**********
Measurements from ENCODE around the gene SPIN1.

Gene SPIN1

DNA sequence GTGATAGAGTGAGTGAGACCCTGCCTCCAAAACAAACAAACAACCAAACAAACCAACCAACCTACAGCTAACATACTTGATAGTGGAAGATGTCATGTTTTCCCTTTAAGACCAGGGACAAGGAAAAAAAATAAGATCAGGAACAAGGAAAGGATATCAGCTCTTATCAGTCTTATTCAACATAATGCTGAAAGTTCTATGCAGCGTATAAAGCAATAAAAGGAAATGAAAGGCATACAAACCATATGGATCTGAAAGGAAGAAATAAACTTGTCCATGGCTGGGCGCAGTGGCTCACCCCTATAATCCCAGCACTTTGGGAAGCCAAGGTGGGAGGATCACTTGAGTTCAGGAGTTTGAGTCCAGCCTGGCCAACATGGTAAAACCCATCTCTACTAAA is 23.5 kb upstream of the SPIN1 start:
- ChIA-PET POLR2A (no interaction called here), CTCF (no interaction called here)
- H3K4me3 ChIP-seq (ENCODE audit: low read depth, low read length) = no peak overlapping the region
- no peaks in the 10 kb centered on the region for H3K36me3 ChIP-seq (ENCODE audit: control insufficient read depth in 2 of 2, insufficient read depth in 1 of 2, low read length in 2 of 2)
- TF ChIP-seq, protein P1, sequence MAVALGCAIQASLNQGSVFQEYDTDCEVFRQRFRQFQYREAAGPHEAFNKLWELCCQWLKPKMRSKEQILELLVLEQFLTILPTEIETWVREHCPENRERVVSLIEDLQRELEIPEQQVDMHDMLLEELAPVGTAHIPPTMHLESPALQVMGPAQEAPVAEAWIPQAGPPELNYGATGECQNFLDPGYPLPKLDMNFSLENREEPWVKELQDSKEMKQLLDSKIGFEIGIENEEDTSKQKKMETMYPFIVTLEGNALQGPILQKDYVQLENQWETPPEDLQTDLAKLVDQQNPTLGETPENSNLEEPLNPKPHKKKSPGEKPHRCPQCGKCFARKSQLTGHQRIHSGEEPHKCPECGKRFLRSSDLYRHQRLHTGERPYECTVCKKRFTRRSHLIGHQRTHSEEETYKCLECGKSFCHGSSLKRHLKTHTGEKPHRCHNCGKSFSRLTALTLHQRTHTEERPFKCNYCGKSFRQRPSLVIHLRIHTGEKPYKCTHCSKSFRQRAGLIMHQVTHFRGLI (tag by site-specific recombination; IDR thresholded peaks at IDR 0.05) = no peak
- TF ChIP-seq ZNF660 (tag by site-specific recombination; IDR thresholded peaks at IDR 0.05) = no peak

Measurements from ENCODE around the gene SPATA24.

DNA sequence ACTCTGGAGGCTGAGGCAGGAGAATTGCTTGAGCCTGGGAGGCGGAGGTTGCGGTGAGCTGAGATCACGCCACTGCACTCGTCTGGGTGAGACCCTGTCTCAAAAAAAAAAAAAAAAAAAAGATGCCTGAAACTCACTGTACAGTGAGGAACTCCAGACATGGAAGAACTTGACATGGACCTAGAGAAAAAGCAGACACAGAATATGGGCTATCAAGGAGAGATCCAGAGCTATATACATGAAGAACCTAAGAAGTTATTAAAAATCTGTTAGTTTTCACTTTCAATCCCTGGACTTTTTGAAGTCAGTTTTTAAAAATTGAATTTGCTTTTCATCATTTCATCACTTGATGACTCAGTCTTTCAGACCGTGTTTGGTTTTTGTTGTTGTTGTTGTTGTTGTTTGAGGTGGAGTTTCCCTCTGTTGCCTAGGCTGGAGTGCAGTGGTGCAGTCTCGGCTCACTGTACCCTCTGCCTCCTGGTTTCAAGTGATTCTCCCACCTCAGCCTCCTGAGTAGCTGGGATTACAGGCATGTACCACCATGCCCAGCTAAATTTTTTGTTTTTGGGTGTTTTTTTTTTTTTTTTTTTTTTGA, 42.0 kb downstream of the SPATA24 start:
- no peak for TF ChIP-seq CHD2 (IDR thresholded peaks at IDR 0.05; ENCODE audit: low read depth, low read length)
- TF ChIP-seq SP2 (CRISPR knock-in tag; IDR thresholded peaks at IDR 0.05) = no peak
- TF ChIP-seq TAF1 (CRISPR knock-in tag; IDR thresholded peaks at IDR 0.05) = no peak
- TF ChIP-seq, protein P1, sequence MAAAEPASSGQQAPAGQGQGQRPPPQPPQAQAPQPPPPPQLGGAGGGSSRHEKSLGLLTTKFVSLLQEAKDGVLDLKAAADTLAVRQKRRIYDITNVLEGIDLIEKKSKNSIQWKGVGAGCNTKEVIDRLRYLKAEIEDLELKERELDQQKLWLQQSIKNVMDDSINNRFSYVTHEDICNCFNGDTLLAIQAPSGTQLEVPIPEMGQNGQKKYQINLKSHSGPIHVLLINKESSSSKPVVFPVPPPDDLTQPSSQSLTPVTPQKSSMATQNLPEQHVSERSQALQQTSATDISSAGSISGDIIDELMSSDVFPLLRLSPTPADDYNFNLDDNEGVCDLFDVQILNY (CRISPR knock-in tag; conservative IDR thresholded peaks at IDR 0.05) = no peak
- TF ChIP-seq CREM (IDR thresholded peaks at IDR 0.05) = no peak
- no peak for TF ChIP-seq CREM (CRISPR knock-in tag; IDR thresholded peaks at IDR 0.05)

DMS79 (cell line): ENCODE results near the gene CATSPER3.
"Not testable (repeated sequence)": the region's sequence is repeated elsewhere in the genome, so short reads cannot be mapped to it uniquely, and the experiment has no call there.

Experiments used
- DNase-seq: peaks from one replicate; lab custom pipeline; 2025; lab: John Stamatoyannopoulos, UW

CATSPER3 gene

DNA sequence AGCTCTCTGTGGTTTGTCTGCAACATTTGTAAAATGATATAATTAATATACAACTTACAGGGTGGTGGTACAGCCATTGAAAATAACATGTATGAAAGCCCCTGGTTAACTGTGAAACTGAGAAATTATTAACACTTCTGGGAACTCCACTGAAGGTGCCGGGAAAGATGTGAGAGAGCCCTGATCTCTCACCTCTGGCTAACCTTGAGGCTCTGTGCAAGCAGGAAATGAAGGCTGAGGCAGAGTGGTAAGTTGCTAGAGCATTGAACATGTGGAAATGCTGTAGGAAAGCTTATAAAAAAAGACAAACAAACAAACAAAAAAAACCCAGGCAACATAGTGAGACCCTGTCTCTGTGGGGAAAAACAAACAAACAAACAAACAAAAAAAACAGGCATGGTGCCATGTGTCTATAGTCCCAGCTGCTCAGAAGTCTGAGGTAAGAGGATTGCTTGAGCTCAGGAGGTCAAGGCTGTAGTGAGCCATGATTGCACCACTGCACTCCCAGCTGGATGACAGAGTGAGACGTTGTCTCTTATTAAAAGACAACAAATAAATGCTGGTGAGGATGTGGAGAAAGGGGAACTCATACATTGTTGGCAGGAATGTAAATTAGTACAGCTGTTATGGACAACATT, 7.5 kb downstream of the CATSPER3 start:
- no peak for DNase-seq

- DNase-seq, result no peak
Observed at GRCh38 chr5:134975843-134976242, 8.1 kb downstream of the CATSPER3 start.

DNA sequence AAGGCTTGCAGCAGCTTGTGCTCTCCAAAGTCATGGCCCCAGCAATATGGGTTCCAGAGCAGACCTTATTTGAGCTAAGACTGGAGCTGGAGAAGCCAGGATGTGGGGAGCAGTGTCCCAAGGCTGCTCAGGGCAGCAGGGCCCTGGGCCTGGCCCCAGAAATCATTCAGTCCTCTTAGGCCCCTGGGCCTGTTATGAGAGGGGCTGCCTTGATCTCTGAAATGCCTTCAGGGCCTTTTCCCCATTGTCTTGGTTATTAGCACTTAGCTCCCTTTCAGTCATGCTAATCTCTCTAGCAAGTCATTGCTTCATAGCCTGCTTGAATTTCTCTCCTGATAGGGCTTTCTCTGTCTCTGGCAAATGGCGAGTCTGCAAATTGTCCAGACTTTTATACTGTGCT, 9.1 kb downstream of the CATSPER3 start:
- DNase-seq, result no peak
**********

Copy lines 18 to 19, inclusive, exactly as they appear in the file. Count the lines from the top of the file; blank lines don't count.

"Not testable (repeated sequence)": the region's sequence is repeated elsewhere in the genome, so short reads cannot be mapped to it uniquely, and the experiment has no call there.

Experiments used